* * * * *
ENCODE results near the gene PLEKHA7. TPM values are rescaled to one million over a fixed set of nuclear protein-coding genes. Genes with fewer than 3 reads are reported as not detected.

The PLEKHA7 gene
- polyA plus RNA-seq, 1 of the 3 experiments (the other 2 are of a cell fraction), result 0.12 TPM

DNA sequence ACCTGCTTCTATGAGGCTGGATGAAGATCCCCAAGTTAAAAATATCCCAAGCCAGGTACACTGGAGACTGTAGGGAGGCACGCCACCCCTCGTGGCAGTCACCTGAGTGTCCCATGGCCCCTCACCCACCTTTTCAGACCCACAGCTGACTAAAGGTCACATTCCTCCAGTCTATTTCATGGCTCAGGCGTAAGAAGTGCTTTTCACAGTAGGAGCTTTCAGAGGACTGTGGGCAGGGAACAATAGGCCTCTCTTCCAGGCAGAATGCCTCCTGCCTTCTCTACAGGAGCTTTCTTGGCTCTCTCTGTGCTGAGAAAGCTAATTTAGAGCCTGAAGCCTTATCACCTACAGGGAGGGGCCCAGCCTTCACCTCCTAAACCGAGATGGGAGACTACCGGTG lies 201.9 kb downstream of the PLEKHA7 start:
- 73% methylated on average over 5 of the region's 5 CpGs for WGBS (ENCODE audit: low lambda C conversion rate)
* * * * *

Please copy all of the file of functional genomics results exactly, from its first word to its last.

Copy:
ENCODE results near the gene PLEKHA7. TPM values are rescaled to one million over a fixed set of nuclear protein-coding genes. Genes with fewer than 3 reads are reported as not detected.

The PLEKHA7 gene
- polyA plus RNA-seq, 1 of the 3 experiments (the other 2 are of a cell fraction), result 0.12 TPM

DNA sequence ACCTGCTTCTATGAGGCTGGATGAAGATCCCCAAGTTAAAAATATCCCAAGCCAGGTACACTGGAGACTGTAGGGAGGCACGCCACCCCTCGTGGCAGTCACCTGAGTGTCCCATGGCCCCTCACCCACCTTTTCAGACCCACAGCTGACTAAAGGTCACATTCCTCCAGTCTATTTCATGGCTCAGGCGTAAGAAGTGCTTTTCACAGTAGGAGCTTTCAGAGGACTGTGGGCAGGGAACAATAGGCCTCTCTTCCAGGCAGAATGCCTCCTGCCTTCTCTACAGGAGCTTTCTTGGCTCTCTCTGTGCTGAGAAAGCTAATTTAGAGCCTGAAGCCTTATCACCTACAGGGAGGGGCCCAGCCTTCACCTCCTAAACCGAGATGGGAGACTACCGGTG lies 201.9 kb downstream of the PLEKHA7 start:
- 73% methylated on average over 5 of the region's 5 CpGs for WGBS (ENCODE audit: low lambda C conversion rate)